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Rethinking the Corporation was published by Amacom (the American Management Association) in 1993 (hardback, ISBN 0-8144-5022-9 ) and 1995 (paperback, ISBN 0-8144-7890-5).

The book has been translated into Japanese and Portuguese.

What is the book about?

Rethinking the Corporation is about design: how to apply the approaches of a skillful architect to the organization of human activity. It was written at a time when many of the world's major corporations were plunging full speed ahead in massive efforts to restructure and reengineer their organizations - without having a very clear idea of where they wanted to end up.

"Change or die" remains the rallying cry of companies around the globe. But despite these brave words, actual, sustainable change often remains an elusive ideal as companies flounder around in a foaming sea of buzzwords, theories and approaches. Leaders wonder: Should we downsize...or rightsize...bring in 6-sigma...empower the workforce...maybe reengineer...or find our core competence?

For many businesses these crisis-driven cures have not delivered on their promises. "Some have been worse than the ills they tried to cope with," points out author and organization planner Robert Tomasko. "Thriving in the 21st century requires more than these tired, single-shot attempts. It necessitates abandoning the 19th century mechanistic logic that still drives many organizations. It requires a from-the-ground-up rethinking of the corporation - its size, its structure and its infrastructure.

Using lessons and parallels from architecture, Rethinking the Corporation provides a blueprint for such a reexamination. It does not specify any one-size-fits-all solution for every type of business, but shows how to go beyond the superficial and make the kinds of fundamental changes in corporate structure that are essential if today's popular improvement programs are to have a lasting impact.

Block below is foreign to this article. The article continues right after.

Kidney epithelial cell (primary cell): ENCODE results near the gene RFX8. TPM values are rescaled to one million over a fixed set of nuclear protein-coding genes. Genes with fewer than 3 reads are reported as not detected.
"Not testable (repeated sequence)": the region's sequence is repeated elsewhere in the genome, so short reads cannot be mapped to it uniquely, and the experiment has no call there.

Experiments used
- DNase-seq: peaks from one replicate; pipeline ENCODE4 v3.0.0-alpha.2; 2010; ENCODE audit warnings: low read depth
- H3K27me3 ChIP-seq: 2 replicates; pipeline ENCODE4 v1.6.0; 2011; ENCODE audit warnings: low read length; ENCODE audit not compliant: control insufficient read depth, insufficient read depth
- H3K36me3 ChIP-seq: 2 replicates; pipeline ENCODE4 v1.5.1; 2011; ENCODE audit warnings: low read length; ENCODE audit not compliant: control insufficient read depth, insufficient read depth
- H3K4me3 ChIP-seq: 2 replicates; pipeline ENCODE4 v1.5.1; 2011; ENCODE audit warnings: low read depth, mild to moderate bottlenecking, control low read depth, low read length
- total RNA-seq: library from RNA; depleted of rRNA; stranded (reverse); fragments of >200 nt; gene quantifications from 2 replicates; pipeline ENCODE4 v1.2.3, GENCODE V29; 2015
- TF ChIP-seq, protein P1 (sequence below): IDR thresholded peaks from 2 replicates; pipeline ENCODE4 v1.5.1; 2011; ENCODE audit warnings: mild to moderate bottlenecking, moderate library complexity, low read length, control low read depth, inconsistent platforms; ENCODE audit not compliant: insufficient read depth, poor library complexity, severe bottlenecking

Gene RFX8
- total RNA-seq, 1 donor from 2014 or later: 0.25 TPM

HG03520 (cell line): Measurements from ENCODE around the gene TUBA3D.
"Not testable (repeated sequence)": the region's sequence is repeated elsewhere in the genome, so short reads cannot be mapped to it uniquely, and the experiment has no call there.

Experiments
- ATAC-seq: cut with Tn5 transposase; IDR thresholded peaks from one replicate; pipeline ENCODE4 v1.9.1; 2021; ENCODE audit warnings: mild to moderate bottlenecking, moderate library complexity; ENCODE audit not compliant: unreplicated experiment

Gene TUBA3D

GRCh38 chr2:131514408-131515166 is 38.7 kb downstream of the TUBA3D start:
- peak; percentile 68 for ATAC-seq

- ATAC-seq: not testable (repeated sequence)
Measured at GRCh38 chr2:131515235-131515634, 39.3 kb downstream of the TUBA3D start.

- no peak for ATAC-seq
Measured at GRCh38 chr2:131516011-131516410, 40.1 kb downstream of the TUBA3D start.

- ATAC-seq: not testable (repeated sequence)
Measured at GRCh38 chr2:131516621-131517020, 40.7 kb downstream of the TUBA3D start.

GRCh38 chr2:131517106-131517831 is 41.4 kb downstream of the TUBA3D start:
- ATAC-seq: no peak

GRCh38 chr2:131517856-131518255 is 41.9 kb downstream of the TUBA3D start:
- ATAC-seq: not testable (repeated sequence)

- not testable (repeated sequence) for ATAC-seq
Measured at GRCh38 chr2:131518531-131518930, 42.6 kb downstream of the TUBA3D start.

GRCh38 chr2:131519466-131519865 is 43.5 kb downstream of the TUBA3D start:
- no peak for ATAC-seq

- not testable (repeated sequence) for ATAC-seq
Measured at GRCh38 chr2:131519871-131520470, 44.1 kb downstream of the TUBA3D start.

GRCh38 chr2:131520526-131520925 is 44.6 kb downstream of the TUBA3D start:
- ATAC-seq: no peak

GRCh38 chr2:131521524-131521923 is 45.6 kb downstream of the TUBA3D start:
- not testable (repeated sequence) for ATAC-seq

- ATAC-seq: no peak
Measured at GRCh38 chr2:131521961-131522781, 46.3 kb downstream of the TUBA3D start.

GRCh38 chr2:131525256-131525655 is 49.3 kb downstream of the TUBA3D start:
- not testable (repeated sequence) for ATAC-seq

Rethinking the Corporation lays out this new way of looking at a company in three major steps: Resizing, Reshaping, and Rethinking. It deals with issues such as:

- How big a company should be. How bloatless growth can occur. How unnecessary work can be identified and outplaced.

- Why hierarchy shouldn't disappear. How it can be tamed and become a positive force for change and adaptability.

- How high-performing knowledge workers can advance in pay and power - without needing to become managers and clogging the organization hierarchy.

- How a company can benefit by giving each employee a portfolio of assignments, instead of a narrowly confining job.

- How innovative organization improvements can be tested and perfected without putting the entire company at risk.




"One of the best business books of the year."

Library Journal


" 'Reengineering' is a popular buzzword right now, and is even incorporated into the title of a best-selling book. But when I went looking for the real nitty-gritty on this topic, I found better answers in another 're-' book, Rethinking the Corporation."

Michael Pellecchia, National Syndicated Columnist writing in BookPage


"Tomasko's book is about rebuilding, not cutting... It's refreshing in the midst of the severe corporate pruning taking place in America to find a formula for survival and success not predicated on downsizing or rightsizing or any of the other euphemisms for the wholesale dismissal of workers."